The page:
The well-schooled Andre Villas-Boas was not much of a footballer, but like Jose Mourinho, he has the chance to direct his Porto side to another European triumph.
Villas-Boas is Porto's 'Special Two' aiming to make it to No 1
These days, whenever a new set of financial figures are released by Europe's central authorities, Portugal generally closes its eyes and blushes. The nation's economy is collapsing, it begs for handouts and dreads the latest austerity measures introduced by a hard-up government.
In one area of national interest, however, things could hardly be better. The Portuguese Superliga currently stands at the top of the growth-index of European football's domestic competitions.
At least it does according to the 2010/11 Uefa co-efficient, a points system that decides where national leagues rank in the hierarchy.
The top five are well-established: England's Premier League, then Spain, Germany, Italy and France.
But in nine months, performances by Portugal clubs in the European competitions, and specifically the Europa League - which plays its final tonight in Dublin - have earned more points than those from any other country.
The French are worried. Much more of this and their Championnat would lose its top-five status. Porto, the favourites tonight against Sporting Braga, have for a long time stubbornly resisted the economic law that says Europe's elite competitions are the preserve of clubs from wealthier states. They buy well, create stars and sell them dearly.
Porto won the Uefa Cup in 2003 and the Champions League in 2004. Under the command of a novice coach, Andre Villas-Boas, Porto have dominated the Superliga this season, wrapping up the title without losing a single match.
Their journey toward Dublin took them as far afield as Moscow, Sofia and Istanbul and included wins over strong Spanish teams such as Sevilla and Villarreal. Porto ran up a startling 5-1 home victory against the latter side in the Europa League semi-finals.
Villas-Boas, appointed last summer, talks "of the biggest challenge" of his career. Others talk of him as a future coach of Juventus or Chelsea. In the lead-up to the showdown with Braga, he allowed himself a moment of whimsical reflection on how far he has come, so quickly.
He recalled how he had watched Porto's 1987 European Cup triumph on his grandparents' television. He was nine years old. There you have it: Villas-Boas is only 33, young enough to be playing, except that he never was much of a footballer, which is why he devoted himself so young to the sport's theory.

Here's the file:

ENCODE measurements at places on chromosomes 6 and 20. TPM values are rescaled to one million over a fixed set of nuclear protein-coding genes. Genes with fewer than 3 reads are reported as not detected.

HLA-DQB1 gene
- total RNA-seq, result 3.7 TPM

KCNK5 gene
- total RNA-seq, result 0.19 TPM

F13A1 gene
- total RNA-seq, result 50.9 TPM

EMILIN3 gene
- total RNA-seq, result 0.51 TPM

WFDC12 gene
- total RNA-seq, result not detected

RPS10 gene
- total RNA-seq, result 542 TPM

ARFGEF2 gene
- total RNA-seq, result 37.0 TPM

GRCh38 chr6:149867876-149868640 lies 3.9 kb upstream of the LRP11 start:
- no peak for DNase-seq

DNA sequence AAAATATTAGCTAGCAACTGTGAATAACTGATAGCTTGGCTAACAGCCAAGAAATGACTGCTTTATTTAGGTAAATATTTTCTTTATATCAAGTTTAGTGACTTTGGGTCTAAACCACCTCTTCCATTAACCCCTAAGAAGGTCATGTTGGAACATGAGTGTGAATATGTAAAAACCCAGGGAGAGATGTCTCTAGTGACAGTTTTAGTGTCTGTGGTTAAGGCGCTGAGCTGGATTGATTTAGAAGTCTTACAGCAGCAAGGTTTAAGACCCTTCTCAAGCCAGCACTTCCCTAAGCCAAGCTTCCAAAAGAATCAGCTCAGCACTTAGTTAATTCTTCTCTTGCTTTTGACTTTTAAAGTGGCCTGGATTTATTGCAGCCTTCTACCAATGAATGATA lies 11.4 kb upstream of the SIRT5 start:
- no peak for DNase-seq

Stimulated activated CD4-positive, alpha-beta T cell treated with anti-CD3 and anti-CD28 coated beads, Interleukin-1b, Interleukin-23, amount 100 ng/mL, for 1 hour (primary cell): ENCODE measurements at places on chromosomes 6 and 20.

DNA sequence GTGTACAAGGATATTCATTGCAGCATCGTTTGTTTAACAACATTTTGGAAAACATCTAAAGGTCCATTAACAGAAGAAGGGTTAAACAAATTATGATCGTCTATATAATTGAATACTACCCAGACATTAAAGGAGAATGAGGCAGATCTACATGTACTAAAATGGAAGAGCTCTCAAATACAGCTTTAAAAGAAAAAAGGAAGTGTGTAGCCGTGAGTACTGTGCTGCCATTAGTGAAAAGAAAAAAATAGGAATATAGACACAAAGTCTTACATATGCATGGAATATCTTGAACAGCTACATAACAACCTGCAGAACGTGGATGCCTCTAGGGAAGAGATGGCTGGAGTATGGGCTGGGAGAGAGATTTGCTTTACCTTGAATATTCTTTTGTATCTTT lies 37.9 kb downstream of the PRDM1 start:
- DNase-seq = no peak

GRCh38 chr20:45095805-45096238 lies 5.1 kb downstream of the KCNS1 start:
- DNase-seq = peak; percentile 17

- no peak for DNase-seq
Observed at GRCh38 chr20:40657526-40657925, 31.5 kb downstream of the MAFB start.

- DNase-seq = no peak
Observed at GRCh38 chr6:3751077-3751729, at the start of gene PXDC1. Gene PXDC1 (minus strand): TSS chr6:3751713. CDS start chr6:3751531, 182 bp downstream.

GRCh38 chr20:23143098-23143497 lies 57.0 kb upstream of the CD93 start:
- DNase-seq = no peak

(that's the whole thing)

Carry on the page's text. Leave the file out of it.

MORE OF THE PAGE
And so determinedly. Villas-Boas came into professional football after engaging the former Porto coach, the late Sir Bobby Robson - who lived near the teenaged Villas-Boas - in conversation in the mid-1990s about Porto, and football.
One such dialogue Villas-Boas recalled seems especially resonant today. He asked Robson why he was not selecting the elegant striker Domingos more often.
"Domingos was a player with a very distinct style, very creative and quite different from the typical forwards you see in the faster, modern game," Villas-Boas remembered.
Robson and he had a detailed discussion about the enigmatic player.
Later, Robson would give the young enthusiast advice on coaching courses in Britain. By his early 20s Villas-Boas was part of the staff working for another ambitious young Portuguese, Jose Mourinho, at Porto, then at Chelsea, then at Inter Milan.
Hence a tendency to caricaturise Villas-Boas as "Mini-Mou", or "Special Two". He acknowledges that working under Mourinho shaped his own approaches, but dislikes being thought a clone.
"This Porto are a team who like to take the initiative," he said, and it is true that Villas-Boas has not acquired a reputation, as Mourinho, has, for crabby, defensive tactics.
In that he has certainly been aided at Porto by strikers as prolific as the Brazilian Hulk - who has a sledgehammer for a left foot and is the leading scorer in Portuguese domestic football with 23 goals - and Radamel Falcao, the Colombian who has set a record in the Uefa Cup/Europa League with his 17 strikes.
The South American pair are powerful and quick. Unlike, say, the feathery Domingos, of whom Villas-Boas spoke so engagingly with Robson when he was barely more than an inquisitive child.
"I don't know how a player like Domingos, who was a lovely dribbler, would fit into the modern game," Villas-Boas said last week.
Naturally, he knows exactly where Domingos fits into today's modern game. He is Domingos Paciencia, now 42, and coach of Braga, the team standing between Porto's young manager and a first major European prize.
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